(K. Brent Tomer),
The Age of the Horse: An Equine Journey Through Human History. By Susanna Forrest. Grove Atlantic; 432 pages; $27. Atlantic Books; £20.
Farewell to the Horse: The Final Century of our Relationship. By Ulrich Raulff. Allen Lane; £25.
SIX THOUSAND years ago wild horses roamed the plains and steppes of the world. They were like many prey: fleet of foot, alert to threats and largely unaggressive. Then, in the Copper Age, the Botai people east of the Urals found a way to hunt them—for their meat and skins—and, later, to domesticate them. In horses, the Botai and succeeding civilisations found the best of partners. Horses are seen to be quick-witted and forgiving. Unusually, unlike almost all mammals other than humans, they sweat to cool themselves, which means they can work harder and run faster, for a long time.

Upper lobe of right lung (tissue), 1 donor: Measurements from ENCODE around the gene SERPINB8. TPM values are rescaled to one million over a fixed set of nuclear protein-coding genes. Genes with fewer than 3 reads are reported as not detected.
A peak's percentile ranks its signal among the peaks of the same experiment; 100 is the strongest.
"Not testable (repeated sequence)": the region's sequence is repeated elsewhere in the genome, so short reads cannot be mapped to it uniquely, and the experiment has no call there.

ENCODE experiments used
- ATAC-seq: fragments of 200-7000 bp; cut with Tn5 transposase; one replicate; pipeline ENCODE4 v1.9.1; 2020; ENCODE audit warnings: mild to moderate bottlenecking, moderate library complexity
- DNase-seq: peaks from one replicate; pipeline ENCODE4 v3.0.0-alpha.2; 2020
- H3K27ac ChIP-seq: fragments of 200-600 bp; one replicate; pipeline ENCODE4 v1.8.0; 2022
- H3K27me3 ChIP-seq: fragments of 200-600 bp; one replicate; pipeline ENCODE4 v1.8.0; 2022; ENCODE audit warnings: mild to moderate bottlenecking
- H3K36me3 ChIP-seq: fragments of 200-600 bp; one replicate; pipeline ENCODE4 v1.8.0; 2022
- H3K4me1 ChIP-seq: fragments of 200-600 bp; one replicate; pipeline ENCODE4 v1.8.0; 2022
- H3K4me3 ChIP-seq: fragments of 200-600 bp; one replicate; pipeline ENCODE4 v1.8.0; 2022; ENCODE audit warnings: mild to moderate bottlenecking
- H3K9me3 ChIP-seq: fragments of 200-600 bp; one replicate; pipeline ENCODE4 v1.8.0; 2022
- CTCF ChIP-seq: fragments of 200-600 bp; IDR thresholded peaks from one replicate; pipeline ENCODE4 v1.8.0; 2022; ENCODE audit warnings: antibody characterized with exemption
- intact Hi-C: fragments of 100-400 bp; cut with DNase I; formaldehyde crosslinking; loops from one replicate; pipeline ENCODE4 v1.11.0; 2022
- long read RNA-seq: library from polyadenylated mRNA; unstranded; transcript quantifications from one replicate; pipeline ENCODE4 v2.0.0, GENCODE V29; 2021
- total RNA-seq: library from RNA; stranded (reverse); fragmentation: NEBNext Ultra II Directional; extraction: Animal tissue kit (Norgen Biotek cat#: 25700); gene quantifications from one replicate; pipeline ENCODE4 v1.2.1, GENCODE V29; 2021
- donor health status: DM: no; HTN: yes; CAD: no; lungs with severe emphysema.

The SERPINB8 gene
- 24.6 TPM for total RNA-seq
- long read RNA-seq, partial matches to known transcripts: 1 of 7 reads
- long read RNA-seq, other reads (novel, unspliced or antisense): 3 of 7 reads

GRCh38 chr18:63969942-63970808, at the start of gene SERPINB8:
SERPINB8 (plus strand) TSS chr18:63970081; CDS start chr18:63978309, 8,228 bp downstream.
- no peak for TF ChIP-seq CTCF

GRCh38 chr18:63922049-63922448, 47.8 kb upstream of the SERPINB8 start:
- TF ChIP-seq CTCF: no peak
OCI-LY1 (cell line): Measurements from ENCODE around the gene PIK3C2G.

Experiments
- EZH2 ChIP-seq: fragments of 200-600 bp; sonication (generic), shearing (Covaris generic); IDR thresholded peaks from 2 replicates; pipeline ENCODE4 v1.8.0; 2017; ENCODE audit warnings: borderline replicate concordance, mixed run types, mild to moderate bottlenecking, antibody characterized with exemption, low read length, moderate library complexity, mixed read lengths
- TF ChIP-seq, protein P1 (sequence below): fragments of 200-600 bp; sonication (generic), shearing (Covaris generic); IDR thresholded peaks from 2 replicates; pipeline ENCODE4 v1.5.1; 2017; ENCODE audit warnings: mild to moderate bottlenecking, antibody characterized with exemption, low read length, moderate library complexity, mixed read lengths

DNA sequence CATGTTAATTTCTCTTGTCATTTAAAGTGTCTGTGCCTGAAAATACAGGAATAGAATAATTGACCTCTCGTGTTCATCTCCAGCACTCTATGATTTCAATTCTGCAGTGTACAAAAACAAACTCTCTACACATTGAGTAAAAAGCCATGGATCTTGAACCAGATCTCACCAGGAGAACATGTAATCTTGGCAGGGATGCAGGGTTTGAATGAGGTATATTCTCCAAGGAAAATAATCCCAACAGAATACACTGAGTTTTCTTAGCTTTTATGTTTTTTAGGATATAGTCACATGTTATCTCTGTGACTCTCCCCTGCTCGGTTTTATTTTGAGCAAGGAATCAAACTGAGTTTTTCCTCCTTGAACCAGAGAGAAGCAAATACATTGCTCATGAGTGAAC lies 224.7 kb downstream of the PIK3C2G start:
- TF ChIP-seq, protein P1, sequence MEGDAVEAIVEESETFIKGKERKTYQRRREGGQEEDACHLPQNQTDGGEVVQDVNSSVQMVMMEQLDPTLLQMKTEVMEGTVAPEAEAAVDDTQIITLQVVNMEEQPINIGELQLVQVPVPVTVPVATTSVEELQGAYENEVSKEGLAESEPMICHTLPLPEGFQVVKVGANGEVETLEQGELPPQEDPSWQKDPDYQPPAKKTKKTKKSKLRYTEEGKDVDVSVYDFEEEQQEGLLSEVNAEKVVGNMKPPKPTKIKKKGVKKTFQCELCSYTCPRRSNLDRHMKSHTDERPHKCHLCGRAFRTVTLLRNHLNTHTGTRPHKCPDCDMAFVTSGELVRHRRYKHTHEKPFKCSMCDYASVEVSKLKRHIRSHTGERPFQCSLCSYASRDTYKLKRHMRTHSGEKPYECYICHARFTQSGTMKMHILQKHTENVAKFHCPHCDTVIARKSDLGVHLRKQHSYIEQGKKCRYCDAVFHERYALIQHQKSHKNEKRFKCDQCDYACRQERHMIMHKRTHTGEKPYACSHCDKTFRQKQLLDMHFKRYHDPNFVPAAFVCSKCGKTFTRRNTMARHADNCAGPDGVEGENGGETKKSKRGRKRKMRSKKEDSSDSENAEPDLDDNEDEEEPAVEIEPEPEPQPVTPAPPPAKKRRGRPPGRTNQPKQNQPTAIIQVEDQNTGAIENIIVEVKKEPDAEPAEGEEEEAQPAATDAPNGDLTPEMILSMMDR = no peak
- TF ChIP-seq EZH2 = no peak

This last attribute was central to the horse’s usefulness. Over the millennia, people have made full use…Continue reading